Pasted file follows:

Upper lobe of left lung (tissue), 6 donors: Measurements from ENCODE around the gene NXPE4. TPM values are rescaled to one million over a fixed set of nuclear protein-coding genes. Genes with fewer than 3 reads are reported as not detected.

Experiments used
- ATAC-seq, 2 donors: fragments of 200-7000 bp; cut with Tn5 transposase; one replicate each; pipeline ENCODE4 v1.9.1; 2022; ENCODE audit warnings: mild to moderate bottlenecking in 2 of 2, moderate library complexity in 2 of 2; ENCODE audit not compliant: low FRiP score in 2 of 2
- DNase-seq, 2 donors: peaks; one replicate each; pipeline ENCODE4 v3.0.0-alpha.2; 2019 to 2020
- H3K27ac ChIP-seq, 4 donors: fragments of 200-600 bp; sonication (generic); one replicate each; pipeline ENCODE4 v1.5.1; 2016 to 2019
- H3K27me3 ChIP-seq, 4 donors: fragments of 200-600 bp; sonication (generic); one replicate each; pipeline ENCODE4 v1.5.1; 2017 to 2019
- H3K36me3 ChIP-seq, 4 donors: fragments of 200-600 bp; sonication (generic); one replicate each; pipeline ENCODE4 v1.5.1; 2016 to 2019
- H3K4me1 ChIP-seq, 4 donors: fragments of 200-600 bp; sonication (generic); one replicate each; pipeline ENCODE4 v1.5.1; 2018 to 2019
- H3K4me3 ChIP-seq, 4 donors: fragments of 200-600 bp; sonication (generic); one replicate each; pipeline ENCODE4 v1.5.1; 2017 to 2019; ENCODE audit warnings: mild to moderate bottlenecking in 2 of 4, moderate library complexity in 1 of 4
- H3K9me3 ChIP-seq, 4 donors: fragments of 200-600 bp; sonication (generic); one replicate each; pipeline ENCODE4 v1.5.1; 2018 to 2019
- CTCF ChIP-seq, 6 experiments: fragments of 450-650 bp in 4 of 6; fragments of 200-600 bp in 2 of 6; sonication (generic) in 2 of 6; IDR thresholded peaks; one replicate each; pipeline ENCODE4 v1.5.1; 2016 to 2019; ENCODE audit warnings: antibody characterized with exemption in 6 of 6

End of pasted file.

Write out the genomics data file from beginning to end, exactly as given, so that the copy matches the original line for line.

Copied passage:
Upper lobe of left lung (tissue), 6 donors: Measurements from ENCODE around the gene NXPE4. TPM values are rescaled to one million over a fixed set of nuclear protein-coding genes. Genes with fewer than 3 reads are reported as not detected.

Experiments used
- ATAC-seq, 2 donors: fragments of 200-7000 bp; cut with Tn5 transposase; one replicate each; pipeline ENCODE4 v1.9.1; 2022; ENCODE audit warnings: mild to moderate bottlenecking in 2 of 2, moderate library complexity in 2 of 2; ENCODE audit not compliant: low FRiP score in 2 of 2
- DNase-seq, 2 donors: peaks; one replicate each; pipeline ENCODE4 v3.0.0-alpha.2; 2019 to 2020
- H3K27ac ChIP-seq, 4 donors: fragments of 200-600 bp; sonication (generic); one replicate each; pipeline ENCODE4 v1.5.1; 2016 to 2019
- H3K27me3 ChIP-seq, 4 donors: fragments of 200-600 bp; sonication (generic); one replicate each; pipeline ENCODE4 v1.5.1; 2017 to 2019
- H3K36me3 ChIP-seq, 4 donors: fragments of 200-600 bp; sonication (generic); one replicate each; pipeline ENCODE4 v1.5.1; 2016 to 2019
- H3K4me1 ChIP-seq, 4 donors: fragments of 200-600 bp; sonication (generic); one replicate each; pipeline ENCODE4 v1.5.1; 2018 to 2019
- H3K4me3 ChIP-seq, 4 donors: fragments of 200-600 bp; sonication (generic); one replicate each; pipeline ENCODE4 v1.5.1; 2017 to 2019; ENCODE audit warnings: mild to moderate bottlenecking in 2 of 4, moderate library complexity in 1 of 4
- H3K9me3 ChIP-seq, 4 donors: fragments of 200-600 bp; sonication (generic); one replicate each; pipeline ENCODE4 v1.5.1; 2018 to 2019
- CTCF ChIP-seq, 6 experiments: fragments of 450-650 bp in 4 of 6; fragments of 200-600 bp in 2 of 6; sonication (generic) in 2 of 6; IDR thresholded peaks; one replicate each; pipeline ENCODE4 v1.5.1; 2016 to 2019; ENCODE audit warnings: antibody characterized with exemption in 6 of 6